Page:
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P-40 Warhawk  

The Curtiss P-40 Warhawk was said to be the most important aircraft in America’s first two years of the war. It entered the service in 1940. Its top speed was 378 mph, but compared to the Axis Messerschmitt Bf 109, it lacked speed and altitude capabilities.

   

The Lockhead P-38 Lightning entered the service in 1942. It was classified as a long ranged interceptor. Its main flaw was that it was not very maneuverable, but it was versatile. It was the largest single-seat aircraft of the war, and shot down more Japanese aircraft then any other American Plane. The Lockhead P- 38 lightning remained in service until 1949, serving for reconnaissance missions after the war.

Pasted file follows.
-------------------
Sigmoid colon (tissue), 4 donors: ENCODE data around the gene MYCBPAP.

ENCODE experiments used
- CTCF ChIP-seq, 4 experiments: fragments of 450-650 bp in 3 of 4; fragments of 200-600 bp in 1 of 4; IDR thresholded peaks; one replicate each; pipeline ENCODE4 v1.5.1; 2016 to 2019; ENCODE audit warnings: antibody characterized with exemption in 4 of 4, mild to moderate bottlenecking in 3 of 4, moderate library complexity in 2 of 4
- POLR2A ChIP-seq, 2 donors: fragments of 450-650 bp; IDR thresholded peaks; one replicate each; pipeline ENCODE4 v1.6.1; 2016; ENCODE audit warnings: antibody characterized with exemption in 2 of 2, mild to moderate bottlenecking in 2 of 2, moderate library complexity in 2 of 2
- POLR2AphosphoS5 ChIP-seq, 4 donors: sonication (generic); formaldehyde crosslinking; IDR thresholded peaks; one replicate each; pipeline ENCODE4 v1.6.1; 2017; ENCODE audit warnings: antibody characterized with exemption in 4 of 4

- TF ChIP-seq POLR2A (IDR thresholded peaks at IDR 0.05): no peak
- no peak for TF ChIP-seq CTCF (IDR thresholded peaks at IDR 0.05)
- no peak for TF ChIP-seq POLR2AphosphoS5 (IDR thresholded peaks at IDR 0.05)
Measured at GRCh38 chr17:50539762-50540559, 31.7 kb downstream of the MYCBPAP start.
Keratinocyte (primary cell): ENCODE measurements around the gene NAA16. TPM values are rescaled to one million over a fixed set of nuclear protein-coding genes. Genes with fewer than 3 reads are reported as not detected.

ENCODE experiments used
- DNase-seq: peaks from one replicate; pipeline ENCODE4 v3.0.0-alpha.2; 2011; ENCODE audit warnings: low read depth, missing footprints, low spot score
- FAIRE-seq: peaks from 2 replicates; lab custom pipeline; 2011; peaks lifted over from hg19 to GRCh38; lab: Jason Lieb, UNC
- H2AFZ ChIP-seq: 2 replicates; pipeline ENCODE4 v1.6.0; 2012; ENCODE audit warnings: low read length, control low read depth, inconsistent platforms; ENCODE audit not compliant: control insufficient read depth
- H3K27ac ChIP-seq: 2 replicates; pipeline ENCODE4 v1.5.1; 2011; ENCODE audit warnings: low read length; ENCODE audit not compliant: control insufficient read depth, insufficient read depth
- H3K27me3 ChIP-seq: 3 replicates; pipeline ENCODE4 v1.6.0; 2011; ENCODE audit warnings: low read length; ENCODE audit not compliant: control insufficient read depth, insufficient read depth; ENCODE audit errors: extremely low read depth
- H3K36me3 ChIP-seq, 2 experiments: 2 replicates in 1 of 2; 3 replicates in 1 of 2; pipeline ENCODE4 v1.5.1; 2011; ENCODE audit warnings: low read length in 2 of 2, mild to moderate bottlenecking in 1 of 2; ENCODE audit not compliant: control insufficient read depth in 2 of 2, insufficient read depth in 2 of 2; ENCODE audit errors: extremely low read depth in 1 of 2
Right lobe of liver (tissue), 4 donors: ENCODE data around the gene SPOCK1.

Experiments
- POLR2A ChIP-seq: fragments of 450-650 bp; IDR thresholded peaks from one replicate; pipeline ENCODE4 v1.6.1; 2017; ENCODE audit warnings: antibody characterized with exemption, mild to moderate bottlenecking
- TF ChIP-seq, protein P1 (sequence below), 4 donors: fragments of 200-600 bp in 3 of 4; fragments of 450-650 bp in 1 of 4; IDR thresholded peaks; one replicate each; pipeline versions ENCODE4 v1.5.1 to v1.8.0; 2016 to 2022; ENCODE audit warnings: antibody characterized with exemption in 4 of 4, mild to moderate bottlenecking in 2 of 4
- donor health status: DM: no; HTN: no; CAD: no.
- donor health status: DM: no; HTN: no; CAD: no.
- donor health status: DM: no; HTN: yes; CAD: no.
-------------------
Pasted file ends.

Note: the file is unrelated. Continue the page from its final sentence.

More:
Lockhead P-38 Lignting  
P-47 Thunderbolt

The Republic P-47 Thunderbolt outdove any German aircraft. It had better got better altitude than most aircraft of the war. It was used for ground-support, and as a fighter-bomber. The P-47 Thunderbolt held the single largest production run of 15,683 for single engine planes in WW II.

   

The P-51 Mustang was the primary U.S fighter aircraft. Its first flight was in 1940. It was developed for Britain, but the original engine was underpowered.  British enginers replaced the Allison engine with a Rolls-Royce engine.  As a result the P-51 Mustang out-did all other piston-engine fighters. The P-51 Mustang is noted as the best fighter aircraft of the war.

The P-51 Mustang and the P-47 Thunderbolt were among the most popular of all WWII planes. They escorted bombers, and this made the Allied Combined Bomber Offensive even more lethal then what it already was, because they assured the survival of the the bombers and drastically reduced bomber losses.

 

   
P-51 Mustang